Former St. Paul Mayor Chris Coleman ended his campaign for governor Monday following a poor showing in a party straw poll last week, further narrowing the DFL field in an open race with high stakes for both political parties.

“For the past 15 months, I’ve had the incredible opportunity to travel to every area of Minnesota and meet with people from all different walks of life. I am grateful for the support and encouragement I have received,” said Coleman, who left office at the beginning of January after three terms as mayor.

“Hearing your stories, your hopes and fears, was an inspiration,” said Coleman, his political future now uncertain after more than a decade as a prominent architect of and cheerleader for the renewed vitality of St. Paul.

Coleman’s departure is the latest clarifying development on the DFL side of the governor’s race. Attorney General Lori Swanson announced recently that she would run for re-election instead of running for governor; campaign finance reports showed a significant cash advantage for U.S. Rep. Tim Walz of Mankato; and Walz won a commanding victory in the recent caucus straw poll of more than 30,000 DFLers.

For DFL insiders, Coleman’s decision offers some relief by diminishing the chance for a major DFL battle in the August primary. The second- and third-place finishers in the straw poll, State Auditor Rebecca Otto and state Rep. Erin Murphy, have committed to abiding by the endorsement of DFL delegates at their June state convention, meaning they wouldn’t run in the primary without it. Both Coleman and Swanson had been seen as more likely to mount primary campaigns.

With two-term DFL Gov. Mark Dayton not running again, both parties view this year’s race as a chance to seize the executive branch of state government. Besides leading a workforce of more than 30,000 employees, the governor also shapes the state’s policy on everything from the tax code to environment and health regulations.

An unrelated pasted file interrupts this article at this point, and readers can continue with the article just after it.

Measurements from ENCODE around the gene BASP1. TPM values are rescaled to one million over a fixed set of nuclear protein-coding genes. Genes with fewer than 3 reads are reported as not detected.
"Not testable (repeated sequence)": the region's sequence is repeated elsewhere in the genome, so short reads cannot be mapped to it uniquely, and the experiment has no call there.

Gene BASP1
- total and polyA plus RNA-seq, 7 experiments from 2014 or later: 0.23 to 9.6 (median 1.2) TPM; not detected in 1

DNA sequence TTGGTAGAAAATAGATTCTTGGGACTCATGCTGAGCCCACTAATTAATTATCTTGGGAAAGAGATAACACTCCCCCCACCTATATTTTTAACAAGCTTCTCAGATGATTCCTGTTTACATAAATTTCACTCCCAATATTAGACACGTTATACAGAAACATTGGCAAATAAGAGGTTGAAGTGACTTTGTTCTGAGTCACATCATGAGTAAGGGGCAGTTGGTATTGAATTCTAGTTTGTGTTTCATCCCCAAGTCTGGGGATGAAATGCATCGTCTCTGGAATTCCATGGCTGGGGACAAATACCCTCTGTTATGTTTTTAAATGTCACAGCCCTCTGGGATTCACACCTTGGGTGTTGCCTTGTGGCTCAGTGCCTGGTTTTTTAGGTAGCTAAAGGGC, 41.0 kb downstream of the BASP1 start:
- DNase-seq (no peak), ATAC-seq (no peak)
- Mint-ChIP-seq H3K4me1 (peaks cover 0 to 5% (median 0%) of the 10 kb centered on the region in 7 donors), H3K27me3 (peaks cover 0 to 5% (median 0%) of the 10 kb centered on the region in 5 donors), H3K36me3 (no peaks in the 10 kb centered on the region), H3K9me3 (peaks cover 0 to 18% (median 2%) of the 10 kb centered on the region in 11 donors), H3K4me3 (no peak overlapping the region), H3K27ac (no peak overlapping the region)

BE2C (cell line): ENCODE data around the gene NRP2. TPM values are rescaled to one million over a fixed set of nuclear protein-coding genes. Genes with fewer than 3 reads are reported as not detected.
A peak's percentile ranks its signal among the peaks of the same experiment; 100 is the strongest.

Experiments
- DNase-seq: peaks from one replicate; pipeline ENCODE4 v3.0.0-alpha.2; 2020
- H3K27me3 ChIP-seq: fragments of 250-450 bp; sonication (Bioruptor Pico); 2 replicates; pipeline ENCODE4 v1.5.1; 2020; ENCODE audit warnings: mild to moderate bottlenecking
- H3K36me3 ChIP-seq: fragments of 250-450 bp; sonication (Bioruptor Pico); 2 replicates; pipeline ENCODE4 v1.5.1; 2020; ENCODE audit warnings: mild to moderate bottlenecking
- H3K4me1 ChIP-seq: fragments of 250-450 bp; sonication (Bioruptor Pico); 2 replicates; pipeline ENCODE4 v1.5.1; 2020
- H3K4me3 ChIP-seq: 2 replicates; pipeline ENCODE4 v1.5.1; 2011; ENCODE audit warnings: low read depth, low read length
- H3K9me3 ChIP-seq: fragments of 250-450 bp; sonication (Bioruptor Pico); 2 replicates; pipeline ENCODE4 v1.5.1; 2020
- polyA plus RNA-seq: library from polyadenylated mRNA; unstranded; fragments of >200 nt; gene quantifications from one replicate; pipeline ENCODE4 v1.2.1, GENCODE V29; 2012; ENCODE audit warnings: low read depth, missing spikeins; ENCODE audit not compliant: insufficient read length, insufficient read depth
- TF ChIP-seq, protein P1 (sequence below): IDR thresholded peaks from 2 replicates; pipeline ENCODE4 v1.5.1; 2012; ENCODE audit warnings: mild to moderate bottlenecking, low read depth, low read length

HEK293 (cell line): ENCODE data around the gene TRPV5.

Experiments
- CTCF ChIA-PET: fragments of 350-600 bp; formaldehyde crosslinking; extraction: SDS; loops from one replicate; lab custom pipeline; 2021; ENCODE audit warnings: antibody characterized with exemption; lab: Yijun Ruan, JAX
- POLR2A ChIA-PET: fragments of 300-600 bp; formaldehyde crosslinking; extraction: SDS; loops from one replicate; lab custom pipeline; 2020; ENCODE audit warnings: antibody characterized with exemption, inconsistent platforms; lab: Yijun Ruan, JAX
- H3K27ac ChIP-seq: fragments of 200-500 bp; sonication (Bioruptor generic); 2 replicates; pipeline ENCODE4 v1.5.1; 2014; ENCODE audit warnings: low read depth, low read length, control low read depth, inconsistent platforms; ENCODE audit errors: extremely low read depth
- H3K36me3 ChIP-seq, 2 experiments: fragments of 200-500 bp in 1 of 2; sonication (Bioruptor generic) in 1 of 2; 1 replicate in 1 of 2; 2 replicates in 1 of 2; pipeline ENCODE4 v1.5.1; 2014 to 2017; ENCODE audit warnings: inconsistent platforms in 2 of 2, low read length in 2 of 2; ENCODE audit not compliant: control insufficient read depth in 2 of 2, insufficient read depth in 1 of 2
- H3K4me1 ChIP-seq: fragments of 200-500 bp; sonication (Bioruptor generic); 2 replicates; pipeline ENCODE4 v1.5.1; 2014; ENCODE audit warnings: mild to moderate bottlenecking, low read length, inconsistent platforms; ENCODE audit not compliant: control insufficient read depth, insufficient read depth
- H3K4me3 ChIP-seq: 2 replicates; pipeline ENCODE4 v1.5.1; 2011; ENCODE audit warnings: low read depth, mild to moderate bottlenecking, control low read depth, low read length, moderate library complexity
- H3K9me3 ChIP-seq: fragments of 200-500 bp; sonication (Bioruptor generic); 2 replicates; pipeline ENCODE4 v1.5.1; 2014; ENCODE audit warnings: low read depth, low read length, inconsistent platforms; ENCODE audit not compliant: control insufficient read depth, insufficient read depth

If Republicans win the governor’s race in November, it’s likely the party would also retain its majorities in the Legislature. That would mean full control of state government for the first time in nearly half a century, just ahead of the 2020 census and the redrawing of congressional and legislative district lines.

The current leading Republican candidates are Hennepin County Commissioner Jeff Johnson, former Republican Party Chairman Keith Downey and Woodbury Mayor Mary Giuliani Stephens. The wild card is former Gov. Tim Pawlenty, who is actively considering a comeback attempt. On Monday, Pawlenty met privately with potential campaign contributors and political supporters to discuss another run for governor.

“The turnout and excitement at the meeting was encouraging,” said Brian McClung, a longtime aide and adviser to the former two-term governor. “We take it as a very positive sign. [Pawlenty] is continuing to talk with Minnesotans as he considers a run for governor.”

Among DFLers, Otto is seeking to unify the party’s progressive base at the state convention. Walz’s supporters are touting what they believe is his superior shot at winning in the fall election with a simple motto: “Walz or Wisconsin.” The tagline refers to the prospect of Republicans taking full control of state government and moving in the direction of Gov. Scott Walker’s Wisconsin, meaning hostility to labor unions as well as lower taxes and spending.

Coleman had hoped to be the candidate who could appeal to middle- and working-class voters with a message of economic security. He racked up endorsements from some building trades unions and raised an impressive $600,000 last year, second only to Walz in fundraising.

Coleman’s tenure as mayor brought a bevy of high-profile projects to St. Paul, including CHS Field, the Palace Theatre, Minnesota United’s soccer stadium, the Penfield apartments, an Ordway expansion and the Green Line light rail.

But his disappointing fourth-place finish in the recent DFL caucus straw poll — behind Walz, Otto and Murphy — made any path to the nomination unlikely.

Despite name recognition in the Twin Cities and an everyman persona that incorporated craft beer and hockey, Coleman’s campaign never took off.

Coleman did not endorse any of his competitors. But he offered clues as to what he would look for in a DFL nominee.

“I encourage each of you to stay true to our shared progressive values: good jobs for working families, universal health care and a retirement that we can all depend on,” he said. “In a time of growing wealth inequality, we must continue to remind Minnesotans that economic security is what the DFL has always stood for.”